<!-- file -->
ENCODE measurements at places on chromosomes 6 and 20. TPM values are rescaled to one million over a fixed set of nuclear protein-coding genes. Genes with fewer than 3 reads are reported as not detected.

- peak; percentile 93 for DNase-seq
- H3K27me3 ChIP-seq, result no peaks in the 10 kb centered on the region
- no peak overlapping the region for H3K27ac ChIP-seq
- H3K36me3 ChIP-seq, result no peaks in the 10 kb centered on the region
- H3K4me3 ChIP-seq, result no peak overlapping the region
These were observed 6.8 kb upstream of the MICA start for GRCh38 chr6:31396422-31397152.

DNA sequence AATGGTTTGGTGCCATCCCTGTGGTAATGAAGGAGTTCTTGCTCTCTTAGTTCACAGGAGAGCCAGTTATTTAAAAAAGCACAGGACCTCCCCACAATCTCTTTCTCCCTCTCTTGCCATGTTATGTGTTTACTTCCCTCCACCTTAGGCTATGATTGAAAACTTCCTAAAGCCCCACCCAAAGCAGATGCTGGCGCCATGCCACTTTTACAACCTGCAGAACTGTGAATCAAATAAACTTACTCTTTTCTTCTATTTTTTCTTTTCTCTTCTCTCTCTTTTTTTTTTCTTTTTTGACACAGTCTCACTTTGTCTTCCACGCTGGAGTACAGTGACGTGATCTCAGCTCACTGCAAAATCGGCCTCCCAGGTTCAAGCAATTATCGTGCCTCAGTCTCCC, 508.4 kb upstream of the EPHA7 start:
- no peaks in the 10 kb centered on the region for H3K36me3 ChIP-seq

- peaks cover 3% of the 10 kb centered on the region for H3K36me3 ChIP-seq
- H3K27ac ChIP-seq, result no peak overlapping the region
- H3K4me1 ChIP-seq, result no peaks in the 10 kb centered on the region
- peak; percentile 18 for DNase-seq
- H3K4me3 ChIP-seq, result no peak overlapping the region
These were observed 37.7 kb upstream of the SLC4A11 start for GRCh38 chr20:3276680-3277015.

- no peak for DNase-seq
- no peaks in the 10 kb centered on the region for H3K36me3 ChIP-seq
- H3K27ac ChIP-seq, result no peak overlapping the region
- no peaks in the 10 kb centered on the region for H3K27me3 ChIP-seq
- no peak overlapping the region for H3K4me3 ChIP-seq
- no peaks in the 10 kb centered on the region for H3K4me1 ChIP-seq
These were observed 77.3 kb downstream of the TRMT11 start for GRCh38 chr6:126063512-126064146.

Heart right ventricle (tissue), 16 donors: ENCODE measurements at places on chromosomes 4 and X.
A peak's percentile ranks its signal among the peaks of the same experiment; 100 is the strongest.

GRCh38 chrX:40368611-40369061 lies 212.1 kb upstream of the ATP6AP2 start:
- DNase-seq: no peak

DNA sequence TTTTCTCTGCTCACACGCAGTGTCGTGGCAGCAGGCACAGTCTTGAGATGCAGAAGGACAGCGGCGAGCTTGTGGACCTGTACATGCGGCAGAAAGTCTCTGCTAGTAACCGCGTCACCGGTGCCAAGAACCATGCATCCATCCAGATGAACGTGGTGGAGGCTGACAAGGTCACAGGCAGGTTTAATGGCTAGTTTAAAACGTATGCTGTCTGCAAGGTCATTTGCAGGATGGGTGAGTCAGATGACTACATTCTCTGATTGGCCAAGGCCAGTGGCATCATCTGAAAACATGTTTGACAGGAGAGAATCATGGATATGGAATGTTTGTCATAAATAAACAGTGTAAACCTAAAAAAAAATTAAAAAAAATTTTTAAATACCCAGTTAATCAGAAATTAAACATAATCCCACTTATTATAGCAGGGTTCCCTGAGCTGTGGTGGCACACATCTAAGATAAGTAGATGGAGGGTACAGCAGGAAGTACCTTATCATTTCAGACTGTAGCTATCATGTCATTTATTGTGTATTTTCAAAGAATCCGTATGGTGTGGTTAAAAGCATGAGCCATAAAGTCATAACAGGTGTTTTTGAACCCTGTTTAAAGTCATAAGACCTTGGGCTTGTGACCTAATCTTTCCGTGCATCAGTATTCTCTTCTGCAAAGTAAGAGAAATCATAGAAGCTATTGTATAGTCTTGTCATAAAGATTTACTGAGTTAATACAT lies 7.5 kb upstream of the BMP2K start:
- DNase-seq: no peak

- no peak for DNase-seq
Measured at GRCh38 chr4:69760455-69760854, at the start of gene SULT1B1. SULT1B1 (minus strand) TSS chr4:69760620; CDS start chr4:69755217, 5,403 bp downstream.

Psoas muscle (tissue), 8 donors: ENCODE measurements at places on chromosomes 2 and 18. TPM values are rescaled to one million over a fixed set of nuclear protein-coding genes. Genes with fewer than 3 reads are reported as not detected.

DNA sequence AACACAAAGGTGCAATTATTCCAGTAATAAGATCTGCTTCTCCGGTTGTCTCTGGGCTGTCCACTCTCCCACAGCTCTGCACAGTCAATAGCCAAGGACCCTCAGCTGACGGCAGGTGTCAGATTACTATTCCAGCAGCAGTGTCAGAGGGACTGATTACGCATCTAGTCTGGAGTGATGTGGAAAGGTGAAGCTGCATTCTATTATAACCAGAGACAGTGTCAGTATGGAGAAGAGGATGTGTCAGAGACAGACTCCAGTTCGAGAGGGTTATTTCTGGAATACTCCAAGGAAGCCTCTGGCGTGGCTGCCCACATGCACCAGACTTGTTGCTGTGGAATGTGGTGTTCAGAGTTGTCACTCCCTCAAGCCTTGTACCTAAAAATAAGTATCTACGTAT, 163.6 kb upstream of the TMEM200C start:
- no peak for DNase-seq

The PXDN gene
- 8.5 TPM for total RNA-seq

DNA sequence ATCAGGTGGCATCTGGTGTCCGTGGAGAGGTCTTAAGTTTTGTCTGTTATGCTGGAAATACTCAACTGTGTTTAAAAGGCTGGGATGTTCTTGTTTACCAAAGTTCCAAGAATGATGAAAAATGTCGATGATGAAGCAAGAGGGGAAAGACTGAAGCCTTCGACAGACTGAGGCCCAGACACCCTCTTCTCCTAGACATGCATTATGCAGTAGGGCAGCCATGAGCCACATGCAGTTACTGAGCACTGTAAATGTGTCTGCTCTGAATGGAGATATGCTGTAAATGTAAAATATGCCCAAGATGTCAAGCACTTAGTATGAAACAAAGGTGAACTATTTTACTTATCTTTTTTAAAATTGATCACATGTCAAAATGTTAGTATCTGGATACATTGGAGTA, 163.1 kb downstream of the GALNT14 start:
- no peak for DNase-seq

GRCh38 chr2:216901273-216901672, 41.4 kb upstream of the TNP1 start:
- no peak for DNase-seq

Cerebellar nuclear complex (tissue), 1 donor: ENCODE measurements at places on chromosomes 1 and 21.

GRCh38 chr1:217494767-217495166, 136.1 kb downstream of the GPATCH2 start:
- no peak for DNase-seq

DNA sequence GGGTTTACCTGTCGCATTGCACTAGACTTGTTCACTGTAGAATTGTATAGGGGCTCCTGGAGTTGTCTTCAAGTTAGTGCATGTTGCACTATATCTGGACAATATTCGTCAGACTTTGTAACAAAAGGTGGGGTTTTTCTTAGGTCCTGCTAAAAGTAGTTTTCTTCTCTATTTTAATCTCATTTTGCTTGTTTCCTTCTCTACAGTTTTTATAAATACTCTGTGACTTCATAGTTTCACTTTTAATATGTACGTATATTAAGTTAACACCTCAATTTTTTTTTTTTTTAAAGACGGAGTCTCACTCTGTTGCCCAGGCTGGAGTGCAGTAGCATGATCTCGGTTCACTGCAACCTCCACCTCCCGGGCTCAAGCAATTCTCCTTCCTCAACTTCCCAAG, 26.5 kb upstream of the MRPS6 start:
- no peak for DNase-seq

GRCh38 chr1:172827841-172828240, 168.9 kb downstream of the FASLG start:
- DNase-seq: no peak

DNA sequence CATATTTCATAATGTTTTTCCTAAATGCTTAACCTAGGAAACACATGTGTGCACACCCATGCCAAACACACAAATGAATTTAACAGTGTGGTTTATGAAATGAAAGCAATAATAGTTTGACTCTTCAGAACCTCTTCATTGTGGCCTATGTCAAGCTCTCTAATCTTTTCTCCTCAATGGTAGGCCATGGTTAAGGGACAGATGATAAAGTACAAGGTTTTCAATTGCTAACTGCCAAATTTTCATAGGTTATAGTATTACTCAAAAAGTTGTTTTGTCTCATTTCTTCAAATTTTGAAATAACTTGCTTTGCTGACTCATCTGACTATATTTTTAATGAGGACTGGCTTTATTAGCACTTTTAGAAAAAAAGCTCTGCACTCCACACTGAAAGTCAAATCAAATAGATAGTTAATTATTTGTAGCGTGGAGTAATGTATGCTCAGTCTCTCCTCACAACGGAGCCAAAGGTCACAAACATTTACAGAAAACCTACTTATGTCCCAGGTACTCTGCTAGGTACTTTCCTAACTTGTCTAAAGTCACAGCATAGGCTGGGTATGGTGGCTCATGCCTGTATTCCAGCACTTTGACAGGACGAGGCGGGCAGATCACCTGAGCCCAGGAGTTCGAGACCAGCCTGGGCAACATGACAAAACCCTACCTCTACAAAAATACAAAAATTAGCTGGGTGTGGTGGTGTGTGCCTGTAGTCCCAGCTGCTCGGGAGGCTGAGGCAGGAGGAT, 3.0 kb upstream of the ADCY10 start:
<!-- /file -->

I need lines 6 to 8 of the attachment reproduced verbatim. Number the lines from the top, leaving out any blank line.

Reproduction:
- H3K4me3 ChIP-seq, result no peak overlapping the region
These were observed 6.8 kb upstream of the MICA start for GRCh38 chr6:31396422-31397152.

DNA sequence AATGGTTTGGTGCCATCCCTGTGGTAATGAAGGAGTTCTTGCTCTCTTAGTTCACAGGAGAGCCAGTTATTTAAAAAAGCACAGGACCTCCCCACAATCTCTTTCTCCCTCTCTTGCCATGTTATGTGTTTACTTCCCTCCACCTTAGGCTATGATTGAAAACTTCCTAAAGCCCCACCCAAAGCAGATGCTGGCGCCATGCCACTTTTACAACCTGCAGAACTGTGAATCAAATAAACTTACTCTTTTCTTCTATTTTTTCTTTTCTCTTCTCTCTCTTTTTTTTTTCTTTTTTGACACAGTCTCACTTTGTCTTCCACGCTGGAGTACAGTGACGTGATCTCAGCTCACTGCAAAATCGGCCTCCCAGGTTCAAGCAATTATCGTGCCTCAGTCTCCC, 508.4 kb upstream of the EPHA7 start: